Provost's Lecture Series
|November 3: Stanley Bergman and Eddie Bergman (moderated by Joseph Campolo)|
Models of Corporate Social Responsibility and Social Entrepreneurship
Eddie Bergman is President of Innovative Development Services (IDS) a full service consulting firm focusing on international and domestic tourism marketing and development as well as real estate management services in New York. Eddie is also Co-CEO of E&E Hospitality Group, which owns and manages restaurants in New York City. Eddie co‐founded (when he was only 19 years old) and serves as President of the Board of MCW (Miracle Corners of the World), an NGO devoted to empowering youth to make positive change in their communities, with a special focus on Africa. Eddie was recently appointed a Goodwill Ambassador for The New Partnership for Africa's Development (NEPAD), the economic development program of the African Union, and he has received several humanitarian awards for his work, including the 2009 Ellis Island Medal of Honor.
Generous support is provided by our founding sponsors: Protegrity Advisors LLC and the Brookhaven Industrial Development Agency, as well as Suffolk Federal Credit Union, Cerini & Associates, LLP, and Klein Wealth Management.
Abstract: The Entrepreneurs Edge will feature a lively conversation between Stanley Bergman, CEO of Henry Schein, and Eddie Bergman, President of MCW Board of Directors and Co-CEO of E7E Hospitality Group, about global business, corporate social responsibility, and social entrepreneurship. The conversation will be moderated by Joseph Campolo, Chairman of Protegrity Advisors. This event will be the second in the Entrepreneurs Edge series, which showcases successful innovators from Long Island describing their sometimes roundabout and always individual career journeys. Connect with local business leaders at a reception immediately prior to the presentation.
Thursday, November 3, 7 pm, Student Activities Center (SAC) Auditorium
|November 10: Jack Dongarra|
An Overview of High Performance Computing and Challenges for the Future
Abstract: In this talk, Professor Dongarra will examine how high performance computing has changed over the last ten years and look toward the future in terms of trends. These changes have had and will continue to have a major impact on our software. A new generation of software libraries and algorithms are needed for the effective and reliable use of (wide area) dynamic, distributed and parallel environments. Some of the software and algorithm challenges have already been encountered, such as management of communication and memory hierarchies through a combination of compile-time and run-time techniques, but the increased scale of computation, depth of memory hierarchies, range of latencies, and increased run-time environment variability will make these problems much harder. His talk will focus on the redesign of software to fit multicore architectures.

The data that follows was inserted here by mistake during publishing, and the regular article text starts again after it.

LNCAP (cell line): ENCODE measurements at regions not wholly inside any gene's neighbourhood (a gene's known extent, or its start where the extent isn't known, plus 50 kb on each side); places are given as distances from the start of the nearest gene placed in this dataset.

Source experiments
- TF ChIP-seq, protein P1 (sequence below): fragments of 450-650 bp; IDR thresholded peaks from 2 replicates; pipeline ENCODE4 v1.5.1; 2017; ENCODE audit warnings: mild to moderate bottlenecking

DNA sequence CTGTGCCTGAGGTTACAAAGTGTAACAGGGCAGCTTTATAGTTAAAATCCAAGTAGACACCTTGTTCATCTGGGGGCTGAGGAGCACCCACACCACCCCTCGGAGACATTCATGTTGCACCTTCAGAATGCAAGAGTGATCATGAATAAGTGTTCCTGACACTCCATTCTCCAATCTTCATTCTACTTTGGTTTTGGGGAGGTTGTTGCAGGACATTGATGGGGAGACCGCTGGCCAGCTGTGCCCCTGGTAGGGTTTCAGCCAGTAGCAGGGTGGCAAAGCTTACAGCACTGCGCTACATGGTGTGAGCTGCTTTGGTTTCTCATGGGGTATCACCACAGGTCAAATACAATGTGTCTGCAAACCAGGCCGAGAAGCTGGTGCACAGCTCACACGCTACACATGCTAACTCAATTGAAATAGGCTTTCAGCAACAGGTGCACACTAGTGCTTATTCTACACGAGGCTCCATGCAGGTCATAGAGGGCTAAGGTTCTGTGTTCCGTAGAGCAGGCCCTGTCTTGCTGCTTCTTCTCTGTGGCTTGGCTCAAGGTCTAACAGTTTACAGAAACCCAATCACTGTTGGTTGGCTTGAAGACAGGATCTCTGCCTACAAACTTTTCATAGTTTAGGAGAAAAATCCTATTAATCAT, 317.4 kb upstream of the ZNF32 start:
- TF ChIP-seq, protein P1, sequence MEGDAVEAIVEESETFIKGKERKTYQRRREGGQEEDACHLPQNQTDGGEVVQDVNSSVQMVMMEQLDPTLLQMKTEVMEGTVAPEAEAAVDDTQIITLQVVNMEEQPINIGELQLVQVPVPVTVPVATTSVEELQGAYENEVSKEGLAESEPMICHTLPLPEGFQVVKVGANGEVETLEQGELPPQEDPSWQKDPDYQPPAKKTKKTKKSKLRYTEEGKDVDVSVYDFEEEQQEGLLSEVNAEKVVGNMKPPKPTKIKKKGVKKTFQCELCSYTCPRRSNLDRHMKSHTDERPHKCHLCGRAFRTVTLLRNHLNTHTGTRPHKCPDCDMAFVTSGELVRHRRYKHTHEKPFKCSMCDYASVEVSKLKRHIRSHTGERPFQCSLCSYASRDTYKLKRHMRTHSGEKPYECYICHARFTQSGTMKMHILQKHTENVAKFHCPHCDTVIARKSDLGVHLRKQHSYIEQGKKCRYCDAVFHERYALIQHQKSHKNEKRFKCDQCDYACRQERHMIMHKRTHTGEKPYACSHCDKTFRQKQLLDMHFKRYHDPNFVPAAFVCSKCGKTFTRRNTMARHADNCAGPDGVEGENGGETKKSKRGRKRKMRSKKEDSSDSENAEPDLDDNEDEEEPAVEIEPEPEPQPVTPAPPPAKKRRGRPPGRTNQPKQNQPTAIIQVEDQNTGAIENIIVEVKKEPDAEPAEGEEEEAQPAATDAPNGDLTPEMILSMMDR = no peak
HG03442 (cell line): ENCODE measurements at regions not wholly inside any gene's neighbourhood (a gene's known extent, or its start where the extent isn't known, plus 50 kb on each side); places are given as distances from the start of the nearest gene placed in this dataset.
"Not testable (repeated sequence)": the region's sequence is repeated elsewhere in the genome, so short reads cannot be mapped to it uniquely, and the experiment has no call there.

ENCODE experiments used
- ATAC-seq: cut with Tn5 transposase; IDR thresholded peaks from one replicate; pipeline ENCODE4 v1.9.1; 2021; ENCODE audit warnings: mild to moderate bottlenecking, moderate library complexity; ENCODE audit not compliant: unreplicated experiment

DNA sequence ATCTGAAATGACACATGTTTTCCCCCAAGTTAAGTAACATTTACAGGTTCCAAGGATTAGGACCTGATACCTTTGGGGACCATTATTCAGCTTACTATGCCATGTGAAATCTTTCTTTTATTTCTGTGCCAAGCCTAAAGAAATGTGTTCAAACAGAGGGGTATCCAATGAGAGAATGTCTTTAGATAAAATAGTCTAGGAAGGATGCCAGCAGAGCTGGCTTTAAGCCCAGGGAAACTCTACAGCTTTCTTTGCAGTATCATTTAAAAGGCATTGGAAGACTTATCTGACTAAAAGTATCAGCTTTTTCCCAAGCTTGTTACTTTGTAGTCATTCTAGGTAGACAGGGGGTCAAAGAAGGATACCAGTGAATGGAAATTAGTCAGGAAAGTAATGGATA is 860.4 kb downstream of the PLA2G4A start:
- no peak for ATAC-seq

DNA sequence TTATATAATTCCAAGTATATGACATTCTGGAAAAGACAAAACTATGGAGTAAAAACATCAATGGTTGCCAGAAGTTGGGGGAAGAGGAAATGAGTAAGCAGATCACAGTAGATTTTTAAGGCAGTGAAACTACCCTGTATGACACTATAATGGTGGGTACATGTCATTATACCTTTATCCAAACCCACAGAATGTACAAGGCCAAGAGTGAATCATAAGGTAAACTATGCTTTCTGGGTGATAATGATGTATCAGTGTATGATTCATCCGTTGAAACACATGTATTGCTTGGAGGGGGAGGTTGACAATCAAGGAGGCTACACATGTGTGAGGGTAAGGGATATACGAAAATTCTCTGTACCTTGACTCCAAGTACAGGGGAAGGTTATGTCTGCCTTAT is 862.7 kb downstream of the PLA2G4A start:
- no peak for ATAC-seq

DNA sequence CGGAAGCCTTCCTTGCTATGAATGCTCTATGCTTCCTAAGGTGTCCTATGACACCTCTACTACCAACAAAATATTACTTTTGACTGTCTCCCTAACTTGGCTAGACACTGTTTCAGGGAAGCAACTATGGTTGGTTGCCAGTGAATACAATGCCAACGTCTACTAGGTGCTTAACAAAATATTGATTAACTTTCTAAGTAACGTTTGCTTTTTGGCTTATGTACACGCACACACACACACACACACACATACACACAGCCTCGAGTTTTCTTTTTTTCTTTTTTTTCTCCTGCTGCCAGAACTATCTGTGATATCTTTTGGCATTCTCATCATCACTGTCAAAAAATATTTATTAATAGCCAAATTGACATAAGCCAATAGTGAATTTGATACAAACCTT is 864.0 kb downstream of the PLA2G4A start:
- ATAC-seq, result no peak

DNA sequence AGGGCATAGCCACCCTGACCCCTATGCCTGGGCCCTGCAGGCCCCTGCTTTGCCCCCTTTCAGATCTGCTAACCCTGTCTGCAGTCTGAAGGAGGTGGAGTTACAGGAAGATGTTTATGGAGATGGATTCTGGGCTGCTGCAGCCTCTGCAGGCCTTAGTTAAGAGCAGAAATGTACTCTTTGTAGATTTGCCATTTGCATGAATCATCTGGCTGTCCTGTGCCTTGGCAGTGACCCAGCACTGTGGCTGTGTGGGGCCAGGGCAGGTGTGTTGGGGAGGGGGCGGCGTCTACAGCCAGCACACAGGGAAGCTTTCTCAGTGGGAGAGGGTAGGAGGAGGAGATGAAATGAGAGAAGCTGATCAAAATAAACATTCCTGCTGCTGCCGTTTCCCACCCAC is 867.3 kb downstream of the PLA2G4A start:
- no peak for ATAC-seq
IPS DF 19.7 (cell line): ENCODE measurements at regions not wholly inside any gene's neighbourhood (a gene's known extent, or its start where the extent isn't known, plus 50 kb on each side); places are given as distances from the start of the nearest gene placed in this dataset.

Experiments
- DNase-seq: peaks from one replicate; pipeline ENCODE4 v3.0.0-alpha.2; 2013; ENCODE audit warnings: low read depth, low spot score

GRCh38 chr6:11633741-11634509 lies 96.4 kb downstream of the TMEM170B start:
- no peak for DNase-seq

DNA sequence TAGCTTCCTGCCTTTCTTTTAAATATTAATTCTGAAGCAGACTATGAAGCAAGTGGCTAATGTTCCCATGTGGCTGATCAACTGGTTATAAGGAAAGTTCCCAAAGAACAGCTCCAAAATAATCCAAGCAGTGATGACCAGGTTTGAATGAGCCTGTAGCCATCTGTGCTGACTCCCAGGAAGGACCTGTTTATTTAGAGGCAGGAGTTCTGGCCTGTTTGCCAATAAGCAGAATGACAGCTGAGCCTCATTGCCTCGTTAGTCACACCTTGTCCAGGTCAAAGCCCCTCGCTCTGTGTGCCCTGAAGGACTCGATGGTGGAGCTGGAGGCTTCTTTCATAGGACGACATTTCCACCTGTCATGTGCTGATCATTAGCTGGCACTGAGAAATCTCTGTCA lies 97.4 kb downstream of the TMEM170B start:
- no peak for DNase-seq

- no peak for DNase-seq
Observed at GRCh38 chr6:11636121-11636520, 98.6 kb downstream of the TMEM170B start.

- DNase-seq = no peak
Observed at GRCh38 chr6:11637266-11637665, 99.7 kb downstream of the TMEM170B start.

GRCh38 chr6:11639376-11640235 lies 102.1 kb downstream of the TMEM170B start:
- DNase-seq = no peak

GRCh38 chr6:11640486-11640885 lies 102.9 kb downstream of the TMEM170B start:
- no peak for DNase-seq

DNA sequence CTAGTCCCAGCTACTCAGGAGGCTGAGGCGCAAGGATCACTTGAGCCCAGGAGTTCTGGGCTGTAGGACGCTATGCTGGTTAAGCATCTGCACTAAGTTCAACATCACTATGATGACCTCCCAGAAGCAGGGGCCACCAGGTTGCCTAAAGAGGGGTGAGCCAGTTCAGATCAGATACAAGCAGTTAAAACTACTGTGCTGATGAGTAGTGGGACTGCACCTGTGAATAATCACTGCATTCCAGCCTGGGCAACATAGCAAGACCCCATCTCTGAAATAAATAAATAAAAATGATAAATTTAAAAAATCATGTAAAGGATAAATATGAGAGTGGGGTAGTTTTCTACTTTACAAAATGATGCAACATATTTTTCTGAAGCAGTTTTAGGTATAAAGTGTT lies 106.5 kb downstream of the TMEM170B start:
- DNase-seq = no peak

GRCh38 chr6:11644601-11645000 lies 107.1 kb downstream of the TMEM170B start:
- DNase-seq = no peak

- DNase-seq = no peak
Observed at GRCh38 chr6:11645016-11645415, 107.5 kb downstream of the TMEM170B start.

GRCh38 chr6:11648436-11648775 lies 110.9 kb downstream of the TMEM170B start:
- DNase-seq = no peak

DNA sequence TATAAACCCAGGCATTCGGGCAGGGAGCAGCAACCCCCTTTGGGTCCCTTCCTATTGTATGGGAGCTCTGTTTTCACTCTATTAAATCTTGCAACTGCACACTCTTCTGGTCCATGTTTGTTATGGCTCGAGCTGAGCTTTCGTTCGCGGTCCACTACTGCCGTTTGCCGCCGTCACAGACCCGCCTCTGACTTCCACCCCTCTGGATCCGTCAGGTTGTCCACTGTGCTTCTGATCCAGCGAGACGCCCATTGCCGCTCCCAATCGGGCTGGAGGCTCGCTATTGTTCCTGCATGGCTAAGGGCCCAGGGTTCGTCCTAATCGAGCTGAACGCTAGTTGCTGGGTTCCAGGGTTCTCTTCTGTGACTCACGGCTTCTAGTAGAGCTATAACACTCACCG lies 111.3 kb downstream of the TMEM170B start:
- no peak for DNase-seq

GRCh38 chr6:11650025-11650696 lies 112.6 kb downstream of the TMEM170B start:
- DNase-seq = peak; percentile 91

Thursday, November 10, 4 pm, Wang Center, Lecture Hall 2
|October 13: The Guerrilla Girls|
Guerrilla Girls: Not Ready to Make Nice
Abstract: In a lively multimedia presentation, two of the Guerrilla Girls discuss the ongoing work of this feminist-activist collective. Beginning with their provocative poster campaigns of the 1980s and continuing with large-scale international projects, their performative presentation shows some of their most influential large-scale campaigns on billboards, museums exteriors and the streets. The Guerrilla Girls will show how they use “facts, humor and fake fur” to expose the discriminatory collecting and exhibiting practices of some of the most powerful art dealers, curators, and collectors. Expanding their work to include non-visual arts media in the 1990s, they’ve taken on everything from the discrimination of women film directors to the environmental crisis. With an introduction by the curator of Not Ready to Make Nice, the presentation is followed by a Q&A with the Guerrilla Girls.
Thursday, October 13, 4 pm, Wang Center Theatre
|October 19: L. Scott Lissner|
Disability Mentoring Day: Access and Innovation
Abstract: "Disability is not a 'brave struggle' or 'courage in the face of adversity'... Disability is an art. It's an ingenious way to live." As the quote from Neil Marcus suggests, the presence of disability in research labs and the workplace has been a catalyst for innovation. These creative expressions of disability are as commonplace as the telephone, voice menus, telecommuting and document scanning and as cutting edge as the latest in smart environments and biomedical engineering. Setting the context with a brief discussion of the ADA’s intent, L. Scott Lissner, the Americans with Disabilities Act Coordinator at The Ohio State University will look at accommodation as a problem solving process that often leads to creative solutions with broad applications.
Wednesday, October 19, 3-5 pm, Center for Global Studies and Human Development, Rm.
|October 25: Leonard Cassuto|
Changing Graduate Education for the 21st Century
Abstract: Higher education researcher and columnist Leonard Cassuto offers a lucid and penetrating analysis of the national state of graduate education. By illuminating the history of how our educational institutions developed and examining the assumptions that perpetuate current problems, Cassuto clearly points toward concrete solutions to redefine the preparation of graduate students and to reinvigorate the public role of graduate education in the United States.
Tuesday, October 25, 4 pm, Humanities Building, Room 1006